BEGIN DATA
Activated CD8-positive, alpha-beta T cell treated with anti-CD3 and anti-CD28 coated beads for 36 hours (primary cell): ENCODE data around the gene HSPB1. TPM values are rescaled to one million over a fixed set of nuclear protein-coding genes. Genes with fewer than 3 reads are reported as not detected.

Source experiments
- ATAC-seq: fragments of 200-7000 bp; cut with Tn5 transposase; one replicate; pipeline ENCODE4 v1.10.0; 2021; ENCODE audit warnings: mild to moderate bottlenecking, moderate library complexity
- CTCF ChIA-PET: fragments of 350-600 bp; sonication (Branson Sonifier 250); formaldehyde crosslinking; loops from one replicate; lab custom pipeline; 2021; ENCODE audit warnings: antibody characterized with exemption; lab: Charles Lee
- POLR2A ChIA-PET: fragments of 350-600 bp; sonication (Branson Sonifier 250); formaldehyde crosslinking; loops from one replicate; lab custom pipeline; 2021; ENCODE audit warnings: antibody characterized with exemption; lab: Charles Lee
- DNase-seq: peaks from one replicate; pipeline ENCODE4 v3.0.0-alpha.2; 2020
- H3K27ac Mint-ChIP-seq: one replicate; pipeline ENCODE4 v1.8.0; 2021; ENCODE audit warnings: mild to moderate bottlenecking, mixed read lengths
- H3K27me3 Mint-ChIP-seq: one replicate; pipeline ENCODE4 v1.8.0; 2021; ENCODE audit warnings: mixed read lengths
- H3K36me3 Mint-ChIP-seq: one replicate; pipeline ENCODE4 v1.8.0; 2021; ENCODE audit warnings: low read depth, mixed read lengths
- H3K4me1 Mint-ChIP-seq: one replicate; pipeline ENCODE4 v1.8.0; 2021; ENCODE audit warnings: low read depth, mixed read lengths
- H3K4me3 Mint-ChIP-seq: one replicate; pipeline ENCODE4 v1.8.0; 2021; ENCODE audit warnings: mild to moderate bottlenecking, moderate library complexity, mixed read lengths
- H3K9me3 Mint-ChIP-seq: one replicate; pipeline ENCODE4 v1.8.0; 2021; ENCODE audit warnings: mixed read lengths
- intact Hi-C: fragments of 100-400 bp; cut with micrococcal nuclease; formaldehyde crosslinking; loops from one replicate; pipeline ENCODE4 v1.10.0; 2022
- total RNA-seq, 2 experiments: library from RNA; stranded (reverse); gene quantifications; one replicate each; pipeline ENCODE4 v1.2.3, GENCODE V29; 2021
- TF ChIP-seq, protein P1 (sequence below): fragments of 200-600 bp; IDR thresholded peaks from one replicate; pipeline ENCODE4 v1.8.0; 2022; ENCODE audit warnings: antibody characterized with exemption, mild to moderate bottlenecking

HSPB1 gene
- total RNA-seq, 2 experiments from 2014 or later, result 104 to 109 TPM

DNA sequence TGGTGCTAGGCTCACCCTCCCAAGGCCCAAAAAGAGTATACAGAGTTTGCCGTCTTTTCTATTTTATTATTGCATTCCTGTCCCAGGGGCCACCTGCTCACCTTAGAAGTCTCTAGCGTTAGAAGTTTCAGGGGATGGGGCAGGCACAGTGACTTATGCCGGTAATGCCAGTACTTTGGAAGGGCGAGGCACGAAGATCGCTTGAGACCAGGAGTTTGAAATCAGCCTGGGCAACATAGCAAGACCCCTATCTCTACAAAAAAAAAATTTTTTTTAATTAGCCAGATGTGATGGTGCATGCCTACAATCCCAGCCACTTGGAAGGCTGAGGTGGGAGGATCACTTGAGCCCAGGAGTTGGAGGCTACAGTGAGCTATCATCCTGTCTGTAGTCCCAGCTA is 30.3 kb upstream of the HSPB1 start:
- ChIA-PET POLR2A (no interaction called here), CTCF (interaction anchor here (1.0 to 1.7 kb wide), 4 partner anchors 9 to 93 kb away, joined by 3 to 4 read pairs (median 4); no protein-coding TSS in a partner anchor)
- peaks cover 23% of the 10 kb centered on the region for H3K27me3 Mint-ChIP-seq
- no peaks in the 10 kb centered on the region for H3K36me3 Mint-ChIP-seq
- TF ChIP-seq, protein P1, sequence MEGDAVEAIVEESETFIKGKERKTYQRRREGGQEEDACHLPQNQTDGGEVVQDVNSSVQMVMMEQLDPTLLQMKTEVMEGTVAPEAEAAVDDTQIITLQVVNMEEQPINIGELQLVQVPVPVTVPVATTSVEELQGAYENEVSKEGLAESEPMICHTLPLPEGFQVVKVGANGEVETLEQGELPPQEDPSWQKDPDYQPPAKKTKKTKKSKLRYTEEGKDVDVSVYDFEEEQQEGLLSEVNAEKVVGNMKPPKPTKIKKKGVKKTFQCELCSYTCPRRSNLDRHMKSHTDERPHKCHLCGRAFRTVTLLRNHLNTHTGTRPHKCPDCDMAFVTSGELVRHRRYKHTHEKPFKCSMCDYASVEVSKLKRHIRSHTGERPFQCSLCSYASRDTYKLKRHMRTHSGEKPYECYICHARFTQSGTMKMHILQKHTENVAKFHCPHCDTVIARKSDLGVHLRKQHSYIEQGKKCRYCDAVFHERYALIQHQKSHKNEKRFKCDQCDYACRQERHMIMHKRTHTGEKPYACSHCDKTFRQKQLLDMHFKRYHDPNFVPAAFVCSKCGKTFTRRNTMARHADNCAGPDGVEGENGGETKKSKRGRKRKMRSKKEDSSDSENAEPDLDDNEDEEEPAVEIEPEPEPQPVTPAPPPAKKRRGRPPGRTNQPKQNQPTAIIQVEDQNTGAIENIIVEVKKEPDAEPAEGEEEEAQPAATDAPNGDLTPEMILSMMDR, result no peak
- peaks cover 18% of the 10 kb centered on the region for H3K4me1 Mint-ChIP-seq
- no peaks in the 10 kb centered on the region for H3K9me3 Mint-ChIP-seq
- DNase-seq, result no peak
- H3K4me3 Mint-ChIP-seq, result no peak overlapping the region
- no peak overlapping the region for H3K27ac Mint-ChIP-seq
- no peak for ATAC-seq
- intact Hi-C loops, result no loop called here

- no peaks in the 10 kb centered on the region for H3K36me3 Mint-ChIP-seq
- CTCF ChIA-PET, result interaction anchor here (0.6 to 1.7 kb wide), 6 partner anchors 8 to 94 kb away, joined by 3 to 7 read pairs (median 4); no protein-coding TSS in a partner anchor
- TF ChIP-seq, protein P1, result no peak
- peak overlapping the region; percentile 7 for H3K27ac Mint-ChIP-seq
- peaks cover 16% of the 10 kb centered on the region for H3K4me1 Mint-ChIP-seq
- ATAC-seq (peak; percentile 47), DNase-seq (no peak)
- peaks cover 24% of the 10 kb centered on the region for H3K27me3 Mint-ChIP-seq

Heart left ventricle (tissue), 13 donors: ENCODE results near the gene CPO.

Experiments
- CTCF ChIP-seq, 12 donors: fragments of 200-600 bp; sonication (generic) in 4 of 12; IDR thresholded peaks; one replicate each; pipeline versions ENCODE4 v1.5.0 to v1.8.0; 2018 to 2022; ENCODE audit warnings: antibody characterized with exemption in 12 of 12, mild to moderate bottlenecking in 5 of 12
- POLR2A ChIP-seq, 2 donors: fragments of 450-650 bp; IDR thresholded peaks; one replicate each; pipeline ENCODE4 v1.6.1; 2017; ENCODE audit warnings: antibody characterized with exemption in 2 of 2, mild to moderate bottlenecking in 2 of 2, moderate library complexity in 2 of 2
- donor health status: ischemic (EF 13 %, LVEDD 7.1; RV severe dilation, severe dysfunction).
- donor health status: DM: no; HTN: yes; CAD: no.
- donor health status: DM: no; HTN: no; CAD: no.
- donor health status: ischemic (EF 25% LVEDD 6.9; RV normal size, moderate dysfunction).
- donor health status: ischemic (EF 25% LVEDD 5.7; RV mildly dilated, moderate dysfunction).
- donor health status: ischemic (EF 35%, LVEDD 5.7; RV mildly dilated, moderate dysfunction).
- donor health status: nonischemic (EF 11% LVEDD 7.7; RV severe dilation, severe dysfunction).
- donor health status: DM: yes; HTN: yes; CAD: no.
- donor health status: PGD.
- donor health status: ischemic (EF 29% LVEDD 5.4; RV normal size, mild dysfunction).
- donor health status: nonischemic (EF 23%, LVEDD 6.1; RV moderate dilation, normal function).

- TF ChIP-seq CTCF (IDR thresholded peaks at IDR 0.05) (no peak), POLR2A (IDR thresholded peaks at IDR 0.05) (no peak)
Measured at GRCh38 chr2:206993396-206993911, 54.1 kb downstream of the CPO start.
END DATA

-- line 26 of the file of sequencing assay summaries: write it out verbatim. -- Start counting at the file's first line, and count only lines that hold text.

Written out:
- H3K4me3 Mint-ChIP-seq, result no peak overlapping the region